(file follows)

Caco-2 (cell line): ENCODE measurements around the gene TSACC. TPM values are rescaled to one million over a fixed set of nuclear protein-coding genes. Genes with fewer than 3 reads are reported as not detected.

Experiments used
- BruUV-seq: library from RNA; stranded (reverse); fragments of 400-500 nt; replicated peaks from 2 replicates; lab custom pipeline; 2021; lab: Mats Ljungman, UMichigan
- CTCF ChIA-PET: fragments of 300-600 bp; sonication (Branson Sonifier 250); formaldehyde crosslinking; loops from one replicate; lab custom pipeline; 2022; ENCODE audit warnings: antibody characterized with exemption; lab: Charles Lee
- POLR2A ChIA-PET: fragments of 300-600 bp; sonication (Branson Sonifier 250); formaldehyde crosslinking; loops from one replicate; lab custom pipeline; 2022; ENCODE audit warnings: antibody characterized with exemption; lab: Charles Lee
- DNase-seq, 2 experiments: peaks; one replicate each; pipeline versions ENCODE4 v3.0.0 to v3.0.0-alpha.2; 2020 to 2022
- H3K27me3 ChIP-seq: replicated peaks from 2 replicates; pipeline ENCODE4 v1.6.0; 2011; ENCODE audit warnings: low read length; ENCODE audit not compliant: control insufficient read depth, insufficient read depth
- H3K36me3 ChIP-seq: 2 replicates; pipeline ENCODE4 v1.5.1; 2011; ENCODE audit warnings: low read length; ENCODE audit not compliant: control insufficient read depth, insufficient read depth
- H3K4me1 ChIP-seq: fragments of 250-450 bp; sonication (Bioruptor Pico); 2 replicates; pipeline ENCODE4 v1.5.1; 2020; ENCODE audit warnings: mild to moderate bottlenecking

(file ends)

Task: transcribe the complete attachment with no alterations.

Caco-2 (cell line): ENCODE measurements around the gene TSACC. TPM values are rescaled to one million over a fixed set of nuclear protein-coding genes. Genes with fewer than 3 reads are reported as not detected.

Experiments used
- BruUV-seq: library from RNA; stranded (reverse); fragments of 400-500 nt; replicated peaks from 2 replicates; lab custom pipeline; 2021; lab: Mats Ljungman, UMichigan
- CTCF ChIA-PET: fragments of 300-600 bp; sonication (Branson Sonifier 250); formaldehyde crosslinking; loops from one replicate; lab custom pipeline; 2022; ENCODE audit warnings: antibody characterized with exemption; lab: Charles Lee
- POLR2A ChIA-PET: fragments of 300-600 bp; sonication (Branson Sonifier 250); formaldehyde crosslinking; loops from one replicate; lab custom pipeline; 2022; ENCODE audit warnings: antibody characterized with exemption; lab: Charles Lee
- DNase-seq, 2 experiments: peaks; one replicate each; pipeline versions ENCODE4 v3.0.0 to v3.0.0-alpha.2; 2020 to 2022
- H3K27me3 ChIP-seq: replicated peaks from 2 replicates; pipeline ENCODE4 v1.6.0; 2011; ENCODE audit warnings: low read length; ENCODE audit not compliant: control insufficient read depth, insufficient read depth
- H3K36me3 ChIP-seq: 2 replicates; pipeline ENCODE4 v1.5.1; 2011; ENCODE audit warnings: low read length; ENCODE audit not compliant: control insufficient read depth, insufficient read depth
- H3K4me1 ChIP-seq: fragments of 250-450 bp; sonication (Bioruptor Pico); 2 replicates; pipeline ENCODE4 v1.5.1; 2020; ENCODE audit warnings: mild to moderate bottlenecking